Claim 3: The Core of Jupiter

The next claim that Psarris made was about Jupiter's core, the center of the planet:

“The evolutionary model requires Jupiter to have a large core inside of it [at least 10 times the mass of Earth]. This would have been necessary for Jupiter to form from the solar nebula billions of years ago. Unfortunately for evolution, a recent space probe measured the mass of Jupiter’s core. … We now know that, at most, the core can only be 3 times the mass of Earth. … Jupiter does not match evolution’s predictions.” (2 min 30 sec)

This claim is fairly silly at this point in time. Before the Galileo probe reached Jupiter in the 1990s, estimates of the size of the core of Jupiter were around 5-15 Earth masses, though the actual value varied considerably based upon what model you used and what you assumed.

Once Galileo reached Jupiter, it was able to take various measurements and it being in orbit allowed various tracking stations on Earth to record its position — allowing us to create a model of Jupiter’s gravity field. This, along with Jupiter’s moments of inertia, are needed to really constrain models of how big Jupiter’s rocky, solid core may be — or if it even has one.

The current state of the science, however, is inconclusive. The measurements from a decade ago were not good enough to conclusively state whether or not Jupiter has a core, and how large it may be. The data generally indicate that the core can be no larger than ~12 Earth masses — a far cry from whatever source Psarris used that said the core can be a maximum of only 3 Earth masses. But, the results from Galileo provide few limits towards the size of the core, and so it is still not well-constrained. I spoke with Fran Bagenal, a research scientist where I work at the University of Colorado and she literally wrote the book on Jupiter - or at least edited it. She related to me a story about when all the authors of all the various chapters got together with her to talk about certain bits of information, none of them could agree on what the data yet showed about Jupiter's core. They fought over one of the illustrations and ended up leaving it with a big question mark about the structure and transition to the possible core.

Other than observations, a recent paper from 2008 models what Jupiter’s core will be from first principles of physics and comes up with 14-18 ±6 Earth masses, within the range of what Galileo results show. But still, big uncertainties are attached to that number. Until we get more data. From space probes, not from watching bacteria evolve in a lab. Because this is space science, not evolution.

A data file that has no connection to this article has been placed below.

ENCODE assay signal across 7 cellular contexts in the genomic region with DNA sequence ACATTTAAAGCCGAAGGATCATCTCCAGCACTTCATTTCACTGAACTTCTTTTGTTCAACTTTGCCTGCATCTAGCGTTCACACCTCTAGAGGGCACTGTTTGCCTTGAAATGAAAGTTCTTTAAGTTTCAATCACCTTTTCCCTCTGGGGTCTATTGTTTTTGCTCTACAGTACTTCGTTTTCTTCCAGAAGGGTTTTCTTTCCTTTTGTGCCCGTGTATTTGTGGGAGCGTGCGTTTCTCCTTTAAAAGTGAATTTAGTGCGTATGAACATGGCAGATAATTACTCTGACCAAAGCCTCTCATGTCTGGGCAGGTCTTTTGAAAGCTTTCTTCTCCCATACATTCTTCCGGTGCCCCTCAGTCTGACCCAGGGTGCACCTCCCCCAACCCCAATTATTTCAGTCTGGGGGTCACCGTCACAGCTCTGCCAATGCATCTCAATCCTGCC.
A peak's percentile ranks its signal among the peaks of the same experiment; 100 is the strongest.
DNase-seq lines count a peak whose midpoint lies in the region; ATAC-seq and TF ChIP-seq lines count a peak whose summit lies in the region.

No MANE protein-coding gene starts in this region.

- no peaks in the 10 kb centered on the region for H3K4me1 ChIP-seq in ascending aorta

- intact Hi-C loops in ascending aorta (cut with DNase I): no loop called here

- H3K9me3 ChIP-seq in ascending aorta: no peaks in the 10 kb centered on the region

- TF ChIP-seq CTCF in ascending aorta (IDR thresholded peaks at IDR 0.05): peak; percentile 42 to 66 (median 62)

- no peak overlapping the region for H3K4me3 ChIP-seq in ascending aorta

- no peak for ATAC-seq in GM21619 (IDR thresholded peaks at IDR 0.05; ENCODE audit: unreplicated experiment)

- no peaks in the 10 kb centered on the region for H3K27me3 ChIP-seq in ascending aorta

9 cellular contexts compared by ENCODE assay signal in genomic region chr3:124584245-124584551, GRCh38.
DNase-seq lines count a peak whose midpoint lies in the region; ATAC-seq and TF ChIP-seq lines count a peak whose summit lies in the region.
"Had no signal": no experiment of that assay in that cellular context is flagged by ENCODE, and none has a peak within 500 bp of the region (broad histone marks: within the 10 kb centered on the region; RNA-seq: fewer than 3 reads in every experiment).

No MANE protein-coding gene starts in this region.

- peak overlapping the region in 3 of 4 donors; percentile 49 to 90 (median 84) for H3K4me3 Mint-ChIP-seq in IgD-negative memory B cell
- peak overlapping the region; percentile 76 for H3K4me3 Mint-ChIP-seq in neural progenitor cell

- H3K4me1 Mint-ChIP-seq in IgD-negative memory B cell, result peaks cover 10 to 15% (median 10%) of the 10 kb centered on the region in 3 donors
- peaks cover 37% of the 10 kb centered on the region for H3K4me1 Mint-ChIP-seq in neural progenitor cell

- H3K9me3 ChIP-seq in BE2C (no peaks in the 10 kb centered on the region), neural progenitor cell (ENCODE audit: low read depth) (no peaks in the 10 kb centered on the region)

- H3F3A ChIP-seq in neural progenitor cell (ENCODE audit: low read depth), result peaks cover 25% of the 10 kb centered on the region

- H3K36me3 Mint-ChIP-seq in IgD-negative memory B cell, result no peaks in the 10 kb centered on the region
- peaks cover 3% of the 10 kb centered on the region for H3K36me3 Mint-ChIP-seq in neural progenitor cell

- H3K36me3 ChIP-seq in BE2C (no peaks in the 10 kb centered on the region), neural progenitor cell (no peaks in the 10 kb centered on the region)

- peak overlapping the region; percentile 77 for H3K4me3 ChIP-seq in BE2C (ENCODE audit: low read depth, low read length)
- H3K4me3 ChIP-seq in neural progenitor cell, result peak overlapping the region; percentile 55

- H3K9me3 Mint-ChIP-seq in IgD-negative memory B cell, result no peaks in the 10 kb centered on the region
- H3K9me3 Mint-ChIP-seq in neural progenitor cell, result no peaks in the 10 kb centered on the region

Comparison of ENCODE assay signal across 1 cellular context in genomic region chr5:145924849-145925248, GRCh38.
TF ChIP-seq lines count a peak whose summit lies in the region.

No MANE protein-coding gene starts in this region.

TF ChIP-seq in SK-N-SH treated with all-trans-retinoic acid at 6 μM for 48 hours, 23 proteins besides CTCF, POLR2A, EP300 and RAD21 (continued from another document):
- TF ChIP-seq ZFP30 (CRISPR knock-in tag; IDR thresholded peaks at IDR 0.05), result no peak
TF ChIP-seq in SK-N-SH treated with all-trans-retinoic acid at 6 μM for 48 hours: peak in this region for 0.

Claim 4: Formation Timescale

The final claim that I'm going to talk about has to do with the formation of the planet itself:

The next claim is that models require 10-100 million years for a planet like Jupiter to form, but that the solar nebula would have dissipated around the sun within 5 million years. “So, according to evolution, Jupiter shouldn’t exist at all.” (3 min 15 sec)

The claim boils down to the idea that the solar nebula would disappear within 5 million years, but Jupiter takes 10-100 million to form. According to models. Obviously a problem!

But that’s what happens when you take the extreme numbers on the one hand with the opposite extreme numbers on the other, along with outdated models.

For example, we can take a look at a publication from 2004, “Formation of the giant planets.” The author clearly states that the protoplanetary disk will dissipate within 1-10 million years. So, yes, the “5 million years” number Psarris quoted is reasonably accurate and jives with the latest science from a decade ago.

However, this isn’t a “gotcha” moment for the YECs. It’s not as though they caught us astronomers with our proverbial pants down, that we didn’t realize there’s a contradiction here. We do. And yet again, this simply serves to place further constraints on how planets can form. And new models have come out of it.

The main model of forming planets is referred to as the “core instability model,” and it takes 6-8 million years to form a nice-sized gas giant. A possible problem. Then there’s the “disk instability model,” which is somewhat poorly modeled but promises to form planets somewhat faster. This is still a very active area of research, and the state-of-the-art can change over the course of a grad student’s tenure of just a few years. (Case-in-point: There was a grad student in my program who was 4 years ahead of me who, when I took the “Planetary Formation” class my third semester, sat in on the class. I asked him why, and he said that it’s changed so much in the 4 years since he took the class that he wanted to see what people were discussing now.)